Having chalked up three major solar power purchase agreements in as many months, EnergyAustralia is talking large-scale energy storage this week, in a briefing with the federal government on the potential for a massive pumped hydro project in the renewables rich state of South Australia.
EnergyAustralia managing director Catherine Tanna, along with the company’s executive for energy, Mark Collette, were in Sydney on Tuesday updating the Cabinet Energy Committee on the progress they have made, along with their research partners Melbourne Energy Institute and Arup Group, investigating the viability of a pumped hydro energy storage plant using seawater.
In a statement on Tuesday, Arup Group said that the proposed South Australia project would have the capacity to produce around 100MW of electricity with six-to-eight hours of storage – the equivalent of 60,000 home battery systems, EnergyAustralia says, but at “one-third of the cost.”
Pumped hydro, one of the oldest and most basic and low-cost forms of energy storage, converts electrical energy into potential energy by pumping water up to the top of a hill, storing it there in a reservoir, and then using it when needed to generate electricity at very high efficiency.
Most recently in Australia, it has been linked with a ground-breaking project being developed by Genex Power, which proposes to convert an old gold mine into a 330MWh pumped hydro storage project, to go alongside a 150MW solar PV array.
But its potential for Australia has come into sharper focus in recent months, as governments and electricity market operators grapple with the problem of how to support the smooth transition of electricity networks to renewable energy generation.
In Western Australia, for example, where a state election looms, the front-running Opposition Labor party has pledged to “revitalise” the state’s coal towns, such as of Collie, with new solar, biomass and pumped hydro facilities.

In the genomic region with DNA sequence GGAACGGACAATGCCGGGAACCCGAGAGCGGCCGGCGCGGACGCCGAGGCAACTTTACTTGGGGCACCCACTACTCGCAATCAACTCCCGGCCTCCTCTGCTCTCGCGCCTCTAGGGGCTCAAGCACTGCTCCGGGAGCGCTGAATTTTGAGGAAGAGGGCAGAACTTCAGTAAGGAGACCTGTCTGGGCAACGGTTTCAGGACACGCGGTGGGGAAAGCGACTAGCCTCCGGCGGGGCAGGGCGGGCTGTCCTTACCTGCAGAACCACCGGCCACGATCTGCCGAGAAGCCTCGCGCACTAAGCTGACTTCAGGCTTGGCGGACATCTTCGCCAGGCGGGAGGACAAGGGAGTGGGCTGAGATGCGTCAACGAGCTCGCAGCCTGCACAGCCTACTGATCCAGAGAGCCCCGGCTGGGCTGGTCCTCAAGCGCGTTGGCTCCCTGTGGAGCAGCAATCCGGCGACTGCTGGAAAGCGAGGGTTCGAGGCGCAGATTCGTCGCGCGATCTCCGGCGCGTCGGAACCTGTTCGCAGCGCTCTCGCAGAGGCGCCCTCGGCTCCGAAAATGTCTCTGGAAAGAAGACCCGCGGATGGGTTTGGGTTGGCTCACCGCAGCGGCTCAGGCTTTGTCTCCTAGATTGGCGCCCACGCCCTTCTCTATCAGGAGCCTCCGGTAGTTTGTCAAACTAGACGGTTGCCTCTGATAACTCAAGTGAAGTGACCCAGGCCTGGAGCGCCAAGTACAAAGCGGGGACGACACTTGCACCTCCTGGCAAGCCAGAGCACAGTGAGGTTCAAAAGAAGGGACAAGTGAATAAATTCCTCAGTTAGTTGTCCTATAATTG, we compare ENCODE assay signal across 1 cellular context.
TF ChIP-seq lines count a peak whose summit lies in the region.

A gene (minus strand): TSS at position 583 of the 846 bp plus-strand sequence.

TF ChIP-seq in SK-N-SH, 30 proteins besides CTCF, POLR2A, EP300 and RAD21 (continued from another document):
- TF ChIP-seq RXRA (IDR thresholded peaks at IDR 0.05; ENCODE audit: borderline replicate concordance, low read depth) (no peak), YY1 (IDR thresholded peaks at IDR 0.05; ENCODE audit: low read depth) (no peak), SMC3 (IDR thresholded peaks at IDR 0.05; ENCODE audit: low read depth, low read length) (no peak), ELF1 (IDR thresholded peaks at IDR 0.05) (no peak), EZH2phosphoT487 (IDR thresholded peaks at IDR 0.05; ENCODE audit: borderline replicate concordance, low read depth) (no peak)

And last November, ARENA announced the provision of $449,000 in funding for the Australian National University to map potential short-term off-river pumped hydro energy storage sites around Australia.
Federally, the PM has also called for further investigation into what role “pumped hydro” could play in improving energy stability in Australia, telling the National Press Club last month that he had asked Chief Scientist Alan Finkel to report back on the subject.
The EnergyAustralia consortium’s project is proposed for the northern end of the Spencer Gulf, on a site with 300 metres of elevation, within 2km of the coast and close to high voltage transmission lines.
The Melbourne Energy Institute’s Roger Darville has described the site as “ideal” for pumped hydro with seawater in South Australia.
“Pumped hydro storage using seawater is just one of the innovations we’re looking at to increase Australia’s supplies of cleaner energy,” Tanna will tell the Energy Committee on Tuesday.
“The technology works like a giant battery. Its great advantage lies in complementing the shift to renewable energy by providing a reliable store of affordable power.
“On hot days, when demand spikes, a pumped hydro plant can be brought into action in minutes, keeping the lights on and costs down. We’re really excited by its potential,” she said.
But the use of seawater, as is proposed for the South Australia project, is a fairly new twist on the technology, as Arup’s strategy and policy lead advisor, Stephen Thompson, has noted.
“(This) would not only be the second example of a seawater pumped hydro storage plant anywhere is the world; it would also be the largest,” Thompson said.
Nevertheless, EnergyAustralia and co. are aiming to have a feasibility study done by mid-2017, and – If the project is deemed viable – the team say the project could be providing peak power to the grid by the summer of 2020/21.
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